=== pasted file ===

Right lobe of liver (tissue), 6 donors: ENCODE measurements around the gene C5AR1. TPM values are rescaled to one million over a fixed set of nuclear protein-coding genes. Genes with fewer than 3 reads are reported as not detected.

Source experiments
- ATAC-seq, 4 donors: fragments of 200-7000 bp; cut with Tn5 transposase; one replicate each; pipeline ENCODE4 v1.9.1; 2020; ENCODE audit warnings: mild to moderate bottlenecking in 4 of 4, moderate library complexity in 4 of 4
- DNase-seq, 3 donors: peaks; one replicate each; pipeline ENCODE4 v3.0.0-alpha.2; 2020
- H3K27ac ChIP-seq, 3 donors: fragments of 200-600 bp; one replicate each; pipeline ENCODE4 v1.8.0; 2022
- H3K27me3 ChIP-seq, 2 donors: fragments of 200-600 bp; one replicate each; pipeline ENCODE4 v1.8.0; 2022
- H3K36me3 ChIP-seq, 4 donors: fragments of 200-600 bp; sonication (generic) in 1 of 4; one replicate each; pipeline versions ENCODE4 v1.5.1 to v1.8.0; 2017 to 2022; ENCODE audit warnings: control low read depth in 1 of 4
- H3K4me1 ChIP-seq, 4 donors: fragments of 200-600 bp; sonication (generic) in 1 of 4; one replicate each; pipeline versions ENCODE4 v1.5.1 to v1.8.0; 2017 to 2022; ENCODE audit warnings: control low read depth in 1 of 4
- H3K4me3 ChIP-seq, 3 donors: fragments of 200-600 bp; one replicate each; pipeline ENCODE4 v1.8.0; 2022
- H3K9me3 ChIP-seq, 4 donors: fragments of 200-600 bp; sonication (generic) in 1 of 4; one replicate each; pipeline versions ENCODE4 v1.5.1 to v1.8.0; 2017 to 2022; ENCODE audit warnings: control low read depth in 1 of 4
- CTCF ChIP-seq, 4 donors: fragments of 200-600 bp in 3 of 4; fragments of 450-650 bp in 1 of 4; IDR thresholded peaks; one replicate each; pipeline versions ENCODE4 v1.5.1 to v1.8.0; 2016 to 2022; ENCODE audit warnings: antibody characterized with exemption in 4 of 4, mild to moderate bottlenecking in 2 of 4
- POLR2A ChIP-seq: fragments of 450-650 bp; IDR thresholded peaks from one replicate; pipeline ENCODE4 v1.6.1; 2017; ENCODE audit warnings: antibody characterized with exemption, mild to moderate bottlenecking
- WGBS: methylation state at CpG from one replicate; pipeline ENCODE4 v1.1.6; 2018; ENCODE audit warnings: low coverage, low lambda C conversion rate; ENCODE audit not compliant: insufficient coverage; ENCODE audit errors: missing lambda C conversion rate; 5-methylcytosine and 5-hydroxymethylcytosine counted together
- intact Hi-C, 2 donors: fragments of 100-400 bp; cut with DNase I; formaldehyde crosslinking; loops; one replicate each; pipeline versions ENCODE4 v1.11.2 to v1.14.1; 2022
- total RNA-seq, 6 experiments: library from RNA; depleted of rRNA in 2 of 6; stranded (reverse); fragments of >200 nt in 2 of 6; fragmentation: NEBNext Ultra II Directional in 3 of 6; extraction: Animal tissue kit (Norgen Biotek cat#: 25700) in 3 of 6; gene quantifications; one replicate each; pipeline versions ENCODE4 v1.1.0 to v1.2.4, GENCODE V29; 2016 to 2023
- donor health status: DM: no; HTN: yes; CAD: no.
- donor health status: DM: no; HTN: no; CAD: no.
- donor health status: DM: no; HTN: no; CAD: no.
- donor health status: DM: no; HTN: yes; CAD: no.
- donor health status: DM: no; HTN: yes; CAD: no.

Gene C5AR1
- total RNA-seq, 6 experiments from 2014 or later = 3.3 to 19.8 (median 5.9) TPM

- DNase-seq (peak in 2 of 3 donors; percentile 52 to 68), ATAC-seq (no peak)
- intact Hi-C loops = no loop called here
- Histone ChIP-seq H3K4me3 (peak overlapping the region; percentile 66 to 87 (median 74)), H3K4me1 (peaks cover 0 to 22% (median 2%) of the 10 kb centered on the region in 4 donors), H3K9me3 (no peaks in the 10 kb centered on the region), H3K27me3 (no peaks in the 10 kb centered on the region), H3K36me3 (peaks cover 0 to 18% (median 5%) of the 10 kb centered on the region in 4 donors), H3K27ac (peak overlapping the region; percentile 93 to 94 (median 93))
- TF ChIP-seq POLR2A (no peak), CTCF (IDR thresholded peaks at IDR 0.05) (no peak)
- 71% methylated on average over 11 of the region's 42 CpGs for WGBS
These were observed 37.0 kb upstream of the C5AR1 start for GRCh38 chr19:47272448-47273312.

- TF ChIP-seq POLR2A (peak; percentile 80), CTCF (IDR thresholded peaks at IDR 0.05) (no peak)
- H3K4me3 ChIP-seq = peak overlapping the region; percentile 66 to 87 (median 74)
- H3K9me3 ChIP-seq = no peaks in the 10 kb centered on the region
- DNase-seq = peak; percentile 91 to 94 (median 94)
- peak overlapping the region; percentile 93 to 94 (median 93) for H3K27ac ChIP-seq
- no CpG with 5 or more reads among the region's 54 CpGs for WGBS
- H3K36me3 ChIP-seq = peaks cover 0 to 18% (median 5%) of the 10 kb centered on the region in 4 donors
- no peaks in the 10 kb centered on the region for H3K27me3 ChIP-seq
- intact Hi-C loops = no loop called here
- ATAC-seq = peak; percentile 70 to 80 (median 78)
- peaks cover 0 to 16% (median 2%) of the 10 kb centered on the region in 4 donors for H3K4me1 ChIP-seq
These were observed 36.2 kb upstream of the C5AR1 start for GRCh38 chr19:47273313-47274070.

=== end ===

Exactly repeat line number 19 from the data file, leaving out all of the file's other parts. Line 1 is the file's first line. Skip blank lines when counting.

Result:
- donor health status: DM: no; HTN: yes; CAD: no.